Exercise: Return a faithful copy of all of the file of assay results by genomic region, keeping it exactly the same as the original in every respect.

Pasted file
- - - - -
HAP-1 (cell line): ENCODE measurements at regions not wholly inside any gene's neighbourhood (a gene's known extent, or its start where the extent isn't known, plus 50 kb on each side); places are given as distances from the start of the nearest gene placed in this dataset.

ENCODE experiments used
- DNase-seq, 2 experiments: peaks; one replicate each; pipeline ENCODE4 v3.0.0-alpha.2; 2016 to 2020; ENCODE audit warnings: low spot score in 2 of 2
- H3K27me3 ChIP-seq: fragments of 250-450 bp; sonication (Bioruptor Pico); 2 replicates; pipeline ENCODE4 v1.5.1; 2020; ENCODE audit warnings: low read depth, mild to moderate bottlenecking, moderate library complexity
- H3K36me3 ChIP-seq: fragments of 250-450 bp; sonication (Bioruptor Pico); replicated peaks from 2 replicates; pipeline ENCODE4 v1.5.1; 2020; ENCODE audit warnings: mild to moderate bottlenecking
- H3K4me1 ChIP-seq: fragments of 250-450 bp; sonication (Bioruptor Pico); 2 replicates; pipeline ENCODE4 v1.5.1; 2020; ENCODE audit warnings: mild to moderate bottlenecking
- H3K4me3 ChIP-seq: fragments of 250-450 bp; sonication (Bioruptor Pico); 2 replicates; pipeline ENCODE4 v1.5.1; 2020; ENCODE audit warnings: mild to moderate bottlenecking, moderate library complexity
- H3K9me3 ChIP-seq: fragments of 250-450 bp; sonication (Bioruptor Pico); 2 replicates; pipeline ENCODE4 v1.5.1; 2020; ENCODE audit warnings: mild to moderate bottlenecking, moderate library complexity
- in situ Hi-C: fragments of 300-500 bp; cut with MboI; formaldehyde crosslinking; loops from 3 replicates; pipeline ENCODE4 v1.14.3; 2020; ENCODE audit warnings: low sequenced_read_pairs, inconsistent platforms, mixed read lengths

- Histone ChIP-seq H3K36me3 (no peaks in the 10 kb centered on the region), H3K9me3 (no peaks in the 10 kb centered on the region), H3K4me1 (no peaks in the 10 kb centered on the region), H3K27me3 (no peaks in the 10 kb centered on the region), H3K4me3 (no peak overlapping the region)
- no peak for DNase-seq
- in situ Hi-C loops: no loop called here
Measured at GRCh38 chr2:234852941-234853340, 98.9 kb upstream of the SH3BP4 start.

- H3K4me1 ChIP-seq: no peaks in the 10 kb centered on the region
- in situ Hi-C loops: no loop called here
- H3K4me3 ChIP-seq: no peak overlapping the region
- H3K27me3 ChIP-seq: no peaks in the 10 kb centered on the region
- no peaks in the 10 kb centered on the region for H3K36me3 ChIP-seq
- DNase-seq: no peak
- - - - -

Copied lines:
HAP-1 (cell line): ENCODE measurements at regions not wholly inside any gene's neighbourhood (a gene's known extent, or its start where the extent isn't known, plus 50 kb on each side); places are given as distances from the start of the nearest gene placed in this dataset.

ENCODE experiments used
- DNase-seq, 2 experiments: peaks; one replicate each; pipeline ENCODE4 v3.0.0-alpha.2; 2016 to 2020; ENCODE audit warnings: low spot score in 2 of 2
- H3K27me3 ChIP-seq: fragments of 250-450 bp; sonication (Bioruptor Pico); 2 replicates; pipeline ENCODE4 v1.5.1; 2020; ENCODE audit warnings: low read depth, mild to moderate bottlenecking, moderate library complexity
- H3K36me3 ChIP-seq: fragments of 250-450 bp; sonication (Bioruptor Pico); replicated peaks from 2 replicates; pipeline ENCODE4 v1.5.1; 2020; ENCODE audit warnings: mild to moderate bottlenecking
- H3K4me1 ChIP-seq: fragments of 250-450 bp; sonication (Bioruptor Pico); 2 replicates; pipeline ENCODE4 v1.5.1; 2020; ENCODE audit warnings: mild to moderate bottlenecking
- H3K4me3 ChIP-seq: fragments of 250-450 bp; sonication (Bioruptor Pico); 2 replicates; pipeline ENCODE4 v1.5.1; 2020; ENCODE audit warnings: mild to moderate bottlenecking, moderate library complexity
- H3K9me3 ChIP-seq: fragments of 250-450 bp; sonication (Bioruptor Pico); 2 replicates; pipeline ENCODE4 v1.5.1; 2020; ENCODE audit warnings: mild to moderate bottlenecking, moderate library complexity
- in situ Hi-C: fragments of 300-500 bp; cut with MboI; formaldehyde crosslinking; loops from 3 replicates; pipeline ENCODE4 v1.14.3; 2020; ENCODE audit warnings: low sequenced_read_pairs, inconsistent platforms, mixed read lengths

- Histone ChIP-seq H3K36me3 (no peaks in the 10 kb centered on the region), H3K9me3 (no peaks in the 10 kb centered on the region), H3K4me1 (no peaks in the 10 kb centered on the region), H3K27me3 (no peaks in the 10 kb centered on the region), H3K4me3 (no peak overlapping the region)
- no peak for DNase-seq
- in situ Hi-C loops: no loop called here
Measured at GRCh38 chr2:234852941-234853340, 98.9 kb upstream of the SH3BP4 start.

- H3K4me1 ChIP-seq: no peaks in the 10 kb centered on the region
- in situ Hi-C loops: no loop called here
- H3K4me3 ChIP-seq: no peak overlapping the region
- H3K27me3 ChIP-seq: no peaks in the 10 kb centered on the region
- no peaks in the 10 kb centered on the region for H3K36me3 ChIP-seq
- DNase-seq: no peak